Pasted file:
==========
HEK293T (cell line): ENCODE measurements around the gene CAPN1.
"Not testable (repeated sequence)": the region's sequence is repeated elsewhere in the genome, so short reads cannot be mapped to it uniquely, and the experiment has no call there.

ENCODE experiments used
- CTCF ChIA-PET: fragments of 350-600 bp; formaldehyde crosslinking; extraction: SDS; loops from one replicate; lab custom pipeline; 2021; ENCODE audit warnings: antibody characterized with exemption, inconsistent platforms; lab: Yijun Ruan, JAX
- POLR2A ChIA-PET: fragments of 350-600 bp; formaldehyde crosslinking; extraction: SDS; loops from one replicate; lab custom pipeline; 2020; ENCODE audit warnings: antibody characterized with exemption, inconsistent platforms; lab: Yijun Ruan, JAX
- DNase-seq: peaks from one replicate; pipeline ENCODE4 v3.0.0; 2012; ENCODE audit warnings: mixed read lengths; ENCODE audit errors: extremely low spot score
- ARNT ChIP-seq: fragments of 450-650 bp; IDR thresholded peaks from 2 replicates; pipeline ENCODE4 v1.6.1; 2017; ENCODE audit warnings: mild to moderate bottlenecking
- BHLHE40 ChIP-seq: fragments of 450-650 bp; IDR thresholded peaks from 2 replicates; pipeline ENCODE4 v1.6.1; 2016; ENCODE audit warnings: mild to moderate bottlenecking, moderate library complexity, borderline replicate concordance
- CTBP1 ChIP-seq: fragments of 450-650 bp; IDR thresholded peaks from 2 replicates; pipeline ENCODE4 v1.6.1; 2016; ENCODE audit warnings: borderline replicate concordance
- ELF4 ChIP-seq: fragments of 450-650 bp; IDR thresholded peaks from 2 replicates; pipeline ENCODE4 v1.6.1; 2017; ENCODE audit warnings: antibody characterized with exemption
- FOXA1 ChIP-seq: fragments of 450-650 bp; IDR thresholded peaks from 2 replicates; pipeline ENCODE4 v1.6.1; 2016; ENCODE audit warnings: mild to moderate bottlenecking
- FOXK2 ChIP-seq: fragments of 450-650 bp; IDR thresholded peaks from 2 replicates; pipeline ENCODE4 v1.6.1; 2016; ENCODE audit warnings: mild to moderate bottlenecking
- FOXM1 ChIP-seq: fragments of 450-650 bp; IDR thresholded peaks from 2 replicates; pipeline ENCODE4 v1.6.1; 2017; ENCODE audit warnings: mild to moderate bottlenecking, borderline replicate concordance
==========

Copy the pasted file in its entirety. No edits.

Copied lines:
HEK293T (cell line): ENCODE measurements around the gene CAPN1.
"Not testable (repeated sequence)": the region's sequence is repeated elsewhere in the genome, so short reads cannot be mapped to it uniquely, and the experiment has no call there.

ENCODE experiments used
- CTCF ChIA-PET: fragments of 350-600 bp; formaldehyde crosslinking; extraction: SDS; loops from one replicate; lab custom pipeline; 2021; ENCODE audit warnings: antibody characterized with exemption, inconsistent platforms; lab: Yijun Ruan, JAX
- POLR2A ChIA-PET: fragments of 350-600 bp; formaldehyde crosslinking; extraction: SDS; loops from one replicate; lab custom pipeline; 2020; ENCODE audit warnings: antibody characterized with exemption, inconsistent platforms; lab: Yijun Ruan, JAX
- DNase-seq: peaks from one replicate; pipeline ENCODE4 v3.0.0; 2012; ENCODE audit warnings: mixed read lengths; ENCODE audit errors: extremely low spot score
- ARNT ChIP-seq: fragments of 450-650 bp; IDR thresholded peaks from 2 replicates; pipeline ENCODE4 v1.6.1; 2017; ENCODE audit warnings: mild to moderate bottlenecking
- BHLHE40 ChIP-seq: fragments of 450-650 bp; IDR thresholded peaks from 2 replicates; pipeline ENCODE4 v1.6.1; 2016; ENCODE audit warnings: mild to moderate bottlenecking, moderate library complexity, borderline replicate concordance
- CTBP1 ChIP-seq: fragments of 450-650 bp; IDR thresholded peaks from 2 replicates; pipeline ENCODE4 v1.6.1; 2016; ENCODE audit warnings: borderline replicate concordance
- ELF4 ChIP-seq: fragments of 450-650 bp; IDR thresholded peaks from 2 replicates; pipeline ENCODE4 v1.6.1; 2017; ENCODE audit warnings: antibody characterized with exemption
- FOXA1 ChIP-seq: fragments of 450-650 bp; IDR thresholded peaks from 2 replicates; pipeline ENCODE4 v1.6.1; 2016; ENCODE audit warnings: mild to moderate bottlenecking
- FOXK2 ChIP-seq: fragments of 450-650 bp; IDR thresholded peaks from 2 replicates; pipeline ENCODE4 v1.6.1; 2016; ENCODE audit warnings: mild to moderate bottlenecking
- FOXM1 ChIP-seq: fragments of 450-650 bp; IDR thresholded peaks from 2 replicates; pipeline ENCODE4 v1.6.1; 2017; ENCODE audit warnings: mild to moderate bottlenecking, borderline replicate concordance